One of the key highlights this fortnight on the macro front was the annual jamboree of the IMF-World Bank. Discussions focused on the transitions unfolding in the global economy and need for ‘policy upgrades’ to respond to them. While deliberations on China’s growth model, Fed lift off and lower commodity prices have been well documented, an interesting takeaway was a call for ‘policy upgrades’ both at the individual country level and collectively at the international level to address these transitions. As IMF chief Christine Lagarde stated, these ‘policy upgrades’ should include advanced economies giving due consideration to spillover risks, emerging economies addressing debt build-up and a restart of the stalling engine of global trade.
My previous column (FE, October 7, goo.gl/EQiDCr) analysed the impact of the transition in the China growth model moving away from investments and exports to services and consumption, where we concluded that India was relatively less impacted but given that it is a capital dependent economy, there remains no room for complacency. Today, we look at the evolving global trade dynamics given that it is one of the ‘policy upgrades’ that officials are focusing on as most of the growth downgrades have been due to lower external demand.
Interestingly, just prior to the IMF-WB meetings, the World Trade Organization cut its growth estimate for world merchandise trade volume from 3.3% to 2.8% in 2015, which, if realized, would mark the fourth consecutive year in which annual trade growth has fallen below 3%. As stated by WTO, it would also be the fourth year where trade has grown at roughly the same rate as world GDP, rather than twice as fast, as was the case in the 1990s and early 2000s. This then leads to the debate whether the trade slowdown is cyclical or structural.
Taking a quick look at that, with EM exports being in the red for the last 9-10 months, there has been a lot of discussion whether the contraction is all cyclical or if there is a structural element to it as well. Recent studies indicate that apart from a cyclical element of lower global demand impacting trade, there is a structural element—a breakdown in global value chains (GVC), i.e., trade in intermediate goods that serve as inputs for subsequent re-exports. As stated by the IMF, this is reflected in declining elasticity of world trade with respect to GDP which is currently at 0.7 versus 1.5 during 2001-2007 and a high of 2.2 between1986-2000.
While acknowledging that exports have not hitherto been India’s key growth driver, India’s merchandise exports have been in the red for nearly 10 months, with the decline steeper than its Asian counterparts (September exports are down 24%). While part of this is attributed to commodity-linked exports (oil, metal, ores and food), the contraction is broad-based, impacting non-commodity sector such as engineering goods, textiles and gems & jewellery. On a destination basis, while exports to the US and Europe have held up, there has been a deceleration in exports to Asia and the Middle East.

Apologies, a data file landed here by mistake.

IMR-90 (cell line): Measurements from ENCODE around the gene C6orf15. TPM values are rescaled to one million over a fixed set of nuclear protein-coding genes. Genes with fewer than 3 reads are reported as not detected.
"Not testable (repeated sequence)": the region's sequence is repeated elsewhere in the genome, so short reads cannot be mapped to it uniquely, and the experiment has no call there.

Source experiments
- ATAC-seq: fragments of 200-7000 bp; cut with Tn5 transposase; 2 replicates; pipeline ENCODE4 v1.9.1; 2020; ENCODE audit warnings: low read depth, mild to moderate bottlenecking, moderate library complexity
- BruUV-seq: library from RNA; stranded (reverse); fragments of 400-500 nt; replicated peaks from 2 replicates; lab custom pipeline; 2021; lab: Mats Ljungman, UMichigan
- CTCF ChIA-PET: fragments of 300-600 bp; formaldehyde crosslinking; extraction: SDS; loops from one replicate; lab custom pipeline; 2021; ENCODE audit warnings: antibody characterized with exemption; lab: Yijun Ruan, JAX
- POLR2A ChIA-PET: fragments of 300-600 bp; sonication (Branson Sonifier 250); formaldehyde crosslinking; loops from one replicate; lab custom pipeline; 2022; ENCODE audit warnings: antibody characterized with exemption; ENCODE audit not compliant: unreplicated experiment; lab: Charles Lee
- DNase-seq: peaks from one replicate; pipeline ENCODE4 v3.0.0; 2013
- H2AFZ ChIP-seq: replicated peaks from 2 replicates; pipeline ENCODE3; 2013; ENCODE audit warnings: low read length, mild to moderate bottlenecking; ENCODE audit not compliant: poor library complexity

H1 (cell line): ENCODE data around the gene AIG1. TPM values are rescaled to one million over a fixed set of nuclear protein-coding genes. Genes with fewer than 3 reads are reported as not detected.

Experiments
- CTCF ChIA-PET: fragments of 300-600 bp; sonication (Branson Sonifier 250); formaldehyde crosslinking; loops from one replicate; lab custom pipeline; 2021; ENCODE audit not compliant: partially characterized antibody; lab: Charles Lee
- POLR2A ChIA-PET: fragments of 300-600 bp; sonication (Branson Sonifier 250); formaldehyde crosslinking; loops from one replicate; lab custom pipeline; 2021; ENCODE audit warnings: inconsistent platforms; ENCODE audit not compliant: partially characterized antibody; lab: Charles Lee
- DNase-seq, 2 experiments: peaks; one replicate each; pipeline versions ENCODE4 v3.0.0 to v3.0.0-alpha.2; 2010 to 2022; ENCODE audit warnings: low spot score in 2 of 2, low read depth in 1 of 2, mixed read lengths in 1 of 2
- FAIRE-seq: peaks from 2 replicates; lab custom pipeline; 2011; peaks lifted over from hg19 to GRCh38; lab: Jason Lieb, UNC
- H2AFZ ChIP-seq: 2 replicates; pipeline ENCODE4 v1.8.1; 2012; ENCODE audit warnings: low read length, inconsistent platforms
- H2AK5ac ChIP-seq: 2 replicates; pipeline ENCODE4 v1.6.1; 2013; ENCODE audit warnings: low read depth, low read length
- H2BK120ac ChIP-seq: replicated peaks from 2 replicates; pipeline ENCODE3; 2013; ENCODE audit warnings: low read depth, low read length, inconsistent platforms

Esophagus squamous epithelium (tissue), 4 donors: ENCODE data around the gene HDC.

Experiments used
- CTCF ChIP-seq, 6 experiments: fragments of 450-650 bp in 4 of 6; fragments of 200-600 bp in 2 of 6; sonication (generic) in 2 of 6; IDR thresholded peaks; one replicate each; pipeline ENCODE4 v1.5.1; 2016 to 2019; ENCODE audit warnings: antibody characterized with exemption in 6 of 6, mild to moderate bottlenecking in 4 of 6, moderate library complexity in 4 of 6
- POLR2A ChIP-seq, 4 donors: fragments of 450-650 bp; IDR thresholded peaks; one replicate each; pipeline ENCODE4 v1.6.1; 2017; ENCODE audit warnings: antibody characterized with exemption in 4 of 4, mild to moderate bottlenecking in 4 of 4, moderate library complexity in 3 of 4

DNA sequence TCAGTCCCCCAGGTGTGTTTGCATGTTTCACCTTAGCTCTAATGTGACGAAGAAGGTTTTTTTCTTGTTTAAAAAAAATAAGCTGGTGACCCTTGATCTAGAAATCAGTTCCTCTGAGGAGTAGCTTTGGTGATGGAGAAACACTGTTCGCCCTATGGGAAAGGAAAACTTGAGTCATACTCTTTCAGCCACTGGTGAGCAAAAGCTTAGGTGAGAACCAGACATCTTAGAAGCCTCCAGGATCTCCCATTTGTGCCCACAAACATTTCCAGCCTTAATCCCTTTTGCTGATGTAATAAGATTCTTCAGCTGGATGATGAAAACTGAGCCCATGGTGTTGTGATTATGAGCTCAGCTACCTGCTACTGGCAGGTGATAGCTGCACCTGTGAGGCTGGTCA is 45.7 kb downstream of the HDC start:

While Indian exports play a smaller role in the global value chain, the weakness in global trade appears to be primarily driven by lower commodity prices and subdued global demand. The trade data suggests that Indian exporters are finding it difficult to gain market share in an environment where the rupee has held up relatively better than its peers in a world with significant global excess capacity. Key to note is that the overall trade deficit picture remains benign as 17% fall in exports so far this fiscal is accompanied with a 14% fall in imports, resulting in a narrowing of the trade deficit.
So, what are the potential ‘policy upgrades’ needed on the export front? Apart from the conventional approaches to improving the ease of doing business in terms of better infrastructure, taxation policy, labour etc, the focus should be on:
n the Make-in-India initiative, especially given India’s advantage in terms of democracy, demography, and demand, whereby the country develops manufacturing capabilities to cater to domestic as well as international demand; however, given the slowdown in the global economy, one should be cognisant of the need to not focus on sectors seeing a build-up of excess capacity,
* addressing the skills gap to help consolidate service exports,
* and, last but not the least, a re-look at the country’s policies on regional trade agreements, especially with the signing of the Trans-Pacific Partnership (TPP). Interestingly, a Peterson study by Fred Bergsten indicates that if China and the rest of APEC join at the second stage of a TPP that continues to exclude India, India would lose $50 billion annually. But if it joins, the gains would be very significant, around $500 billion a year! India faces critical choices, and its decisions would have far reaching consequences on its trade linkages with the world economy.
The author is former chief economist, Citigroup India, now based in the US